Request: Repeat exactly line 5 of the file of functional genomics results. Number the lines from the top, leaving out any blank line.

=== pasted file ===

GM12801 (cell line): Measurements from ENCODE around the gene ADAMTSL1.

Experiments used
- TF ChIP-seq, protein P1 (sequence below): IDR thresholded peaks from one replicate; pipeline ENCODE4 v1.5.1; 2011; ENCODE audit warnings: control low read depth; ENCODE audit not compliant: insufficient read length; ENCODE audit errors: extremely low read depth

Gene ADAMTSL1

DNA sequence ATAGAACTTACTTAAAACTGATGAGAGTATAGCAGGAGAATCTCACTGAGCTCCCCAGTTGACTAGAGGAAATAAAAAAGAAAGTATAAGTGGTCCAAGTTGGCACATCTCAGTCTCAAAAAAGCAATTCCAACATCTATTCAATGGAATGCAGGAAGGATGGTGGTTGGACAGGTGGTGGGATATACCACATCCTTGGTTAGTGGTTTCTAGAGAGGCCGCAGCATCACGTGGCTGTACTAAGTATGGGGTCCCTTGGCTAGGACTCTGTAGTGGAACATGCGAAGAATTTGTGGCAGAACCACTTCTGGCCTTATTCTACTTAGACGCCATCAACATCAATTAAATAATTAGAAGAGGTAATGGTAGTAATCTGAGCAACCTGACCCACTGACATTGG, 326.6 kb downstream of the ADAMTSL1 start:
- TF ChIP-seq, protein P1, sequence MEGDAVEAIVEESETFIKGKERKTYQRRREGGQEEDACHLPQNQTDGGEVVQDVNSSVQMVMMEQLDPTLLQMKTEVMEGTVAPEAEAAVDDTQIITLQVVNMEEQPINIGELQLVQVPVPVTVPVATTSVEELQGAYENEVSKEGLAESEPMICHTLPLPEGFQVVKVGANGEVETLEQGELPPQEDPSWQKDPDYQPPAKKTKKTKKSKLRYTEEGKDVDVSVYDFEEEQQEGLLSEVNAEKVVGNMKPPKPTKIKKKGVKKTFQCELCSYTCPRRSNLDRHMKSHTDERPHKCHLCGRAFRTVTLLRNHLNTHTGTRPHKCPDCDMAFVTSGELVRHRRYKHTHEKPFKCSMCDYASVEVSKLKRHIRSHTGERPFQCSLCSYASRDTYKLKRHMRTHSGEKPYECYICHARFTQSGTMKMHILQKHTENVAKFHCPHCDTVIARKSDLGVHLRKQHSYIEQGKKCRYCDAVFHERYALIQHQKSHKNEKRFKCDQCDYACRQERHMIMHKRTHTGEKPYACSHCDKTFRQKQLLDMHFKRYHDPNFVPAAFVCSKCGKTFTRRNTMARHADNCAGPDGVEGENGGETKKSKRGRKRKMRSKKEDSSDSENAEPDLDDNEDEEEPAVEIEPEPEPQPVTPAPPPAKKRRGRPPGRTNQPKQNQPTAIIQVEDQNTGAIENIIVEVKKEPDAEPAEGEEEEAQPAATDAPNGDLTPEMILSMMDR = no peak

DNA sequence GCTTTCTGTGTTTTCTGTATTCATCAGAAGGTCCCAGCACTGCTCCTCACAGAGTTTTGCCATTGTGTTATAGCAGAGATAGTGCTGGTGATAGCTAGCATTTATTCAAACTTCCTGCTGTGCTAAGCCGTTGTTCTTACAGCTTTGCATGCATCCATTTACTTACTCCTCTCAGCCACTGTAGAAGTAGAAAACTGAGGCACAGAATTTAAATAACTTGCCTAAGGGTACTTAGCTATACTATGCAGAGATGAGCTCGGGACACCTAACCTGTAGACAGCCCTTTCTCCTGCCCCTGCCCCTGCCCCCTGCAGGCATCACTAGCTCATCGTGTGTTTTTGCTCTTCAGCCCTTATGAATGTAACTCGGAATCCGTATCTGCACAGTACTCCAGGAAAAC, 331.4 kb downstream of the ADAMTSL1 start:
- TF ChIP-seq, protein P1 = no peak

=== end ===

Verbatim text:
DNA sequence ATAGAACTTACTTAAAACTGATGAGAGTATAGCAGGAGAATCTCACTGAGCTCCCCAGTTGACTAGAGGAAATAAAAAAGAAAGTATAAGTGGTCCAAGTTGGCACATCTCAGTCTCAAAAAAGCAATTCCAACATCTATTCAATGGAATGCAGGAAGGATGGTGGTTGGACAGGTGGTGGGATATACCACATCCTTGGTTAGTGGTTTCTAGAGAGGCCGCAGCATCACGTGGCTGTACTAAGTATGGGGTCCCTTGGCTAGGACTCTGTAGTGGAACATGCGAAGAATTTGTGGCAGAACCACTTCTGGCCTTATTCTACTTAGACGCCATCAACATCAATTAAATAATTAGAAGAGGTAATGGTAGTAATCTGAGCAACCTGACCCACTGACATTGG, 326.6 kb downstream of the ADAMTSL1 start: